FDA releases new guidelines for nutrition labels

December 15, 2016

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Consumers will soon see new and improved nutrition labels as they shop for their favorite food, beverage and nutraceutical products. This announcement came in May from the U.S. Food and Drug Administration after 20 years of stagnant design and policies. The refresh includes a plethora of changes, but overall, the new look aims to provide shoppers with more useful and accurate information and promote healthier lifestyles. Labels must be updated by 2018.

Updated design

When it comes to Packaging Design, brands will have to adjust to ensure they have the appropriate information. However, the overall aesthetic appeal the nutrition label has will remain relatively the same. According to the FDA, the two-panel, black and white look is here to stay. What will change, though, is font size. The words calories, servings per container and serving size will appear bolder so consumers can more easily spot the information.

Nutritional information

With new and improved research happening every day, the FDA determined nutritional information must be updated on the labels to reflect more accurate and realistic findings. A product's added sugars will show grams and percent daily value measurements so consumers can understand how much of this sweetener they're taking in. This is important considering the significant impact consumption of sugar has on maintaining a healthy weight.

The FDA also adjusted its requirements of what nutrition facts must make it on the label. While calcium and iron will remain a necessary component, Vitamins A and C will become voluntary. The FDA has added Vitamin D and potassium as essential data, and labels must include the gram amount for this information. This addition is meant to curb people's risk for chronic disease.

Additionally, the data regarding calories from fat will be removed. Updated research demonstrates that knowing this measurement has minimal impact on healthy eating, while the amount of fat - in grams - is more important.

Packaging adjustments

To accommodate for modern eating habits, serving sizes have become larger for some products. Bottles of soda are a good example of this. Nutrition labels often note the package contains between one and two servings, but consumers typically drink the beverage in one sitting. As such, brands will now be required to label the product as one serving and adjust the nutritional information accordingly.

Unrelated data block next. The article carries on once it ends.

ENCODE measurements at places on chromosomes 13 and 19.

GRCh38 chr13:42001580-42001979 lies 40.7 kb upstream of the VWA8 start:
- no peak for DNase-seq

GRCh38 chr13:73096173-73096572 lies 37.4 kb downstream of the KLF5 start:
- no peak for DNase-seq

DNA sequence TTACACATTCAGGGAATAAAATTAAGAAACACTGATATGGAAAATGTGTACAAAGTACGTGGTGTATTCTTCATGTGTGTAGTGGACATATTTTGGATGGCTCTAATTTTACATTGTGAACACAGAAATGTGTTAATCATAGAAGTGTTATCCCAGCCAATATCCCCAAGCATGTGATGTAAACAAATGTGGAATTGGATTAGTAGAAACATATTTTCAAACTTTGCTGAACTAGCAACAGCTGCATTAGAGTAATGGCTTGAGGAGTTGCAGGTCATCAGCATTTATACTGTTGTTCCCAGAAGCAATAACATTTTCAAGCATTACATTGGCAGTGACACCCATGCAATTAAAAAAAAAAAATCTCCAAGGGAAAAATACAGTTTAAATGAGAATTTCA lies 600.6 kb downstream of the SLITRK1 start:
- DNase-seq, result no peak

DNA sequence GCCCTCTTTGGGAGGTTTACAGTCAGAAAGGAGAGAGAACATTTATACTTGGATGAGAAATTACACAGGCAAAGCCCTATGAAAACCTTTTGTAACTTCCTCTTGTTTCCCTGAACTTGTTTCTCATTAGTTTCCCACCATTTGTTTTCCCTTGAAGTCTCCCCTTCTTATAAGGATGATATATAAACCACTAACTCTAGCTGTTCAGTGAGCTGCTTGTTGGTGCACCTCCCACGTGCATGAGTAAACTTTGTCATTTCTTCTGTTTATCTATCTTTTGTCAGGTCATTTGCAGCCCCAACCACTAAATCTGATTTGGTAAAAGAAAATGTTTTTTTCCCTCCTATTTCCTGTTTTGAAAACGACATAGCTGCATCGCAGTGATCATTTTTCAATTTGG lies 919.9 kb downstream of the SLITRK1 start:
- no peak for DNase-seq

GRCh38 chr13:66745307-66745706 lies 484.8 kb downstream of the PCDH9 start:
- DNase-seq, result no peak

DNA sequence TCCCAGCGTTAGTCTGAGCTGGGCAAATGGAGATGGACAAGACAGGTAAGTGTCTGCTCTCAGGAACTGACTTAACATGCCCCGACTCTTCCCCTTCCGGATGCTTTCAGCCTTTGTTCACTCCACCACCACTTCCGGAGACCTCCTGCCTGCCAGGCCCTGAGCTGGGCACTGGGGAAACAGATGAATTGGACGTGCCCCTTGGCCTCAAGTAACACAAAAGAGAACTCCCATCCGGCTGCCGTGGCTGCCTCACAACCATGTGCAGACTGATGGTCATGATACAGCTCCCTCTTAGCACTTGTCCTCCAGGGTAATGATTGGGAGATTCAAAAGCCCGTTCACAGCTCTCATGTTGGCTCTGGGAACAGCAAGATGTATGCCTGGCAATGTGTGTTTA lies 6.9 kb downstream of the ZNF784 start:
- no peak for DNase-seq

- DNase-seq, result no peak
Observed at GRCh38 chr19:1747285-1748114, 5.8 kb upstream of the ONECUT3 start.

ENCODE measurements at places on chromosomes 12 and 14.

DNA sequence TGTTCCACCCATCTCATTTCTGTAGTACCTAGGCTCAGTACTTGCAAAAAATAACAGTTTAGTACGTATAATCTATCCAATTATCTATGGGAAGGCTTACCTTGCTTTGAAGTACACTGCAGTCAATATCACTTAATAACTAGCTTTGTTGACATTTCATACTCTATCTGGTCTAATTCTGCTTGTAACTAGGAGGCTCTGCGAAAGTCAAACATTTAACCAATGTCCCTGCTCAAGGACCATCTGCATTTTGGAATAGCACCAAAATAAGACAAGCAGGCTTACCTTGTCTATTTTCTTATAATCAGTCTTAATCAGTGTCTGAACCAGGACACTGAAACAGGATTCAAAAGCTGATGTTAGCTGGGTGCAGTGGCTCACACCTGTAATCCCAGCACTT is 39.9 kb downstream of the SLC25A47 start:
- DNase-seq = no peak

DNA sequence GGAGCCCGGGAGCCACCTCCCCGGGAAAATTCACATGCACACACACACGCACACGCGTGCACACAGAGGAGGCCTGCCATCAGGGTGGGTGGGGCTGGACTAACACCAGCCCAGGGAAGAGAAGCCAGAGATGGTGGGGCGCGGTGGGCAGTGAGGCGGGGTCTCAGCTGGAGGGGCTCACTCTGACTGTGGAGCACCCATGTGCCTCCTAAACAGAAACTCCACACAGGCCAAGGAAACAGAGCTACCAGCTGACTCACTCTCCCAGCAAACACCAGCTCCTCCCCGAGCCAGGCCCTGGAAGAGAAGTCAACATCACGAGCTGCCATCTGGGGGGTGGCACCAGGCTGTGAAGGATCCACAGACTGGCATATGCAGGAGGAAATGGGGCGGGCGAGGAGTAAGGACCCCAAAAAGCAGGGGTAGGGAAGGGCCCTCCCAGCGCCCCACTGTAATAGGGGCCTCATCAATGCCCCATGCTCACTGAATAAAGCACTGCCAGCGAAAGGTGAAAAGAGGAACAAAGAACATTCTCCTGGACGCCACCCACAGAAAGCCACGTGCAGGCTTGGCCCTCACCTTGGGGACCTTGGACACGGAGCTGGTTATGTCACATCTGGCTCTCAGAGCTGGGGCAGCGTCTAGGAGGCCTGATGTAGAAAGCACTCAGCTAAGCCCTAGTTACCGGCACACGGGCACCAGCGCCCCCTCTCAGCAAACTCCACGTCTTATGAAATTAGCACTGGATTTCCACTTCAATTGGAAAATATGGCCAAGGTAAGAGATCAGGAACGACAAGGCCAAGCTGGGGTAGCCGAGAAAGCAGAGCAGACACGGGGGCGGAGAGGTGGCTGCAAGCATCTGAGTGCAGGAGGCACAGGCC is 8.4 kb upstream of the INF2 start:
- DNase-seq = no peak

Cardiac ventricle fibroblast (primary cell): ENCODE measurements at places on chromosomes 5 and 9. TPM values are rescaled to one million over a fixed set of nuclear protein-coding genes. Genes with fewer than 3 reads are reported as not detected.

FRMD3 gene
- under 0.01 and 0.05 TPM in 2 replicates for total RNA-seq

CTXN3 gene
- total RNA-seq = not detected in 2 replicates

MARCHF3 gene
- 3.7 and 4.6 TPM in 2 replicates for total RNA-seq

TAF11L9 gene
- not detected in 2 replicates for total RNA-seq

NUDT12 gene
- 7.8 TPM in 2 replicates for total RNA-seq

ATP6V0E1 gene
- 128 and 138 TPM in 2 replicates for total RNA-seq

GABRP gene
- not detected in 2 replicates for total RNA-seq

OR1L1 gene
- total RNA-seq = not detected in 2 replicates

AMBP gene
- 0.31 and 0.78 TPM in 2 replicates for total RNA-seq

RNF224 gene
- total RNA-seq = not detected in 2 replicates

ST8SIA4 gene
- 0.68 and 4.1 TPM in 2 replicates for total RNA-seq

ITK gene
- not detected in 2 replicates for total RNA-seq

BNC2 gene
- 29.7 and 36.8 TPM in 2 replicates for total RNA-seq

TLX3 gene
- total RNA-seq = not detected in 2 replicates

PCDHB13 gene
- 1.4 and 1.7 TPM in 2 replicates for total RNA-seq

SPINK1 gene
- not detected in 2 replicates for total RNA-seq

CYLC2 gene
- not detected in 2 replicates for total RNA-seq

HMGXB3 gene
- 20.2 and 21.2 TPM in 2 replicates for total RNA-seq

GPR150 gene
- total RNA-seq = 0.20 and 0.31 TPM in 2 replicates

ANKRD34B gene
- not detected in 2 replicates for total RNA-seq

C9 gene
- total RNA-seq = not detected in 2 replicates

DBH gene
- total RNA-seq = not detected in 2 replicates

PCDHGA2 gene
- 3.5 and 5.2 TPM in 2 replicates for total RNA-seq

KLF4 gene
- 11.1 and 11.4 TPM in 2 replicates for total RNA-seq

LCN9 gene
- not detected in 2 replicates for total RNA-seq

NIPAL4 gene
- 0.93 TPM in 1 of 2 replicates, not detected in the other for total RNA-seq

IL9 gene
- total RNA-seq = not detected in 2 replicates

Meanwhile, larger packages that contain enough product for people to consume in multiple sittings but could be interpreted as a single serving must have a dual column. This additional column will demonstrate the nutritional difference between per packaging and per serving. This will be especially common for products with resealable containers like ice cream and larger bottles of soda.

How Nosco can help

These new requirements create a link between Packaging Design and size to nutrition that has not been seen before. Not only does this FDA announcement mean nutritional information will depend partly on packaging size,. Companies must have a packaging partner that can adjust to these new regulations with quick turnaround file preparation while still delivering effective design.

And when brands are looking for that solution, they can find a successful partnership in Nosco. Nosco's ArtFlo service was designed with industry adjustments like the new FDA nutrition label regulations in mind. Our team offers accelerated file preparation, delivering a turnaround time of 24 hours or less. This allows us to help companies make quick changes to design while applying a complete understanding of FDA requirements. With Nosco, we put clients in direct contact with the ArtFlo team, with the goal of exceeding all customer expectations.

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